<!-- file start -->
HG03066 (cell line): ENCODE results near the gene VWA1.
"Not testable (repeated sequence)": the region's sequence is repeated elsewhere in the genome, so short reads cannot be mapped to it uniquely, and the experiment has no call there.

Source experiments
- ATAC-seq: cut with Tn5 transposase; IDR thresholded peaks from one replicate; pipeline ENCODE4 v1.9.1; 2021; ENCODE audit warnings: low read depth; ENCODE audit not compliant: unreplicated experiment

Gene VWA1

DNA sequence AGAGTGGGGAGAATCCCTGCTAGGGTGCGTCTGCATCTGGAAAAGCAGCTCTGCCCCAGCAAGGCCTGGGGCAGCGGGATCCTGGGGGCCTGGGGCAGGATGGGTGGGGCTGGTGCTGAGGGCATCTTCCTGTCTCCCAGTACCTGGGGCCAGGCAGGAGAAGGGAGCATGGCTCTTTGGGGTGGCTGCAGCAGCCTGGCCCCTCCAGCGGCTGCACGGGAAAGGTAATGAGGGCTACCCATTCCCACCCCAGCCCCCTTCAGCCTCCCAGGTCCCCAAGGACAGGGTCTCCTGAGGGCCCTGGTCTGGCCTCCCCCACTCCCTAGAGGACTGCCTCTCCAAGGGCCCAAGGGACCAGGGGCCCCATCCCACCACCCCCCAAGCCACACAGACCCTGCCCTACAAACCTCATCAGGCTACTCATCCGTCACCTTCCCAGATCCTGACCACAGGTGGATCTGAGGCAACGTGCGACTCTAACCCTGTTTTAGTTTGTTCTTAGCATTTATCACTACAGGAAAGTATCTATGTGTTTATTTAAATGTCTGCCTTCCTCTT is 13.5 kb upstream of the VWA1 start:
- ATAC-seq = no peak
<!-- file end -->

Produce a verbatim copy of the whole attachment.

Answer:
HG03066 (cell line): ENCODE results near the gene VWA1.
"Not testable (repeated sequence)": the region's sequence is repeated elsewhere in the genome, so short reads cannot be mapped to it uniquely, and the experiment has no call there.

Source experiments
- ATAC-seq: cut with Tn5 transposase; IDR thresholded peaks from one replicate; pipeline ENCODE4 v1.9.1; 2021; ENCODE audit warnings: low read depth; ENCODE audit not compliant: unreplicated experiment

Gene VWA1

DNA sequence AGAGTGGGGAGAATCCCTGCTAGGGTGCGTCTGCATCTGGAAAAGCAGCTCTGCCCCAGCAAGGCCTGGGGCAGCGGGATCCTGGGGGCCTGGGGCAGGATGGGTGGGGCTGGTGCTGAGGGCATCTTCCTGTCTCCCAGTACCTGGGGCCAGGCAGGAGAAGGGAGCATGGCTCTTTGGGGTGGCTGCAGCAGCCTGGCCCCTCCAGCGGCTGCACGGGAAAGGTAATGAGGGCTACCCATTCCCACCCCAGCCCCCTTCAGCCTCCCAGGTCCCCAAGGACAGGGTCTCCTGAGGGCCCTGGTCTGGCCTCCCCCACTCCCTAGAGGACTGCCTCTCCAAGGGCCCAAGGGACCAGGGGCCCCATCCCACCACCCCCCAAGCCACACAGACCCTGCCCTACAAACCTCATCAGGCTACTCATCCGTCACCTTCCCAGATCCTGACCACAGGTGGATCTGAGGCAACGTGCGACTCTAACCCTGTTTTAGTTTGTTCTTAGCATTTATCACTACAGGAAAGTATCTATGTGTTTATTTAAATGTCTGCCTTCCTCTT is 13.5 kb upstream of the VWA1 start:
- ATAC-seq = no peak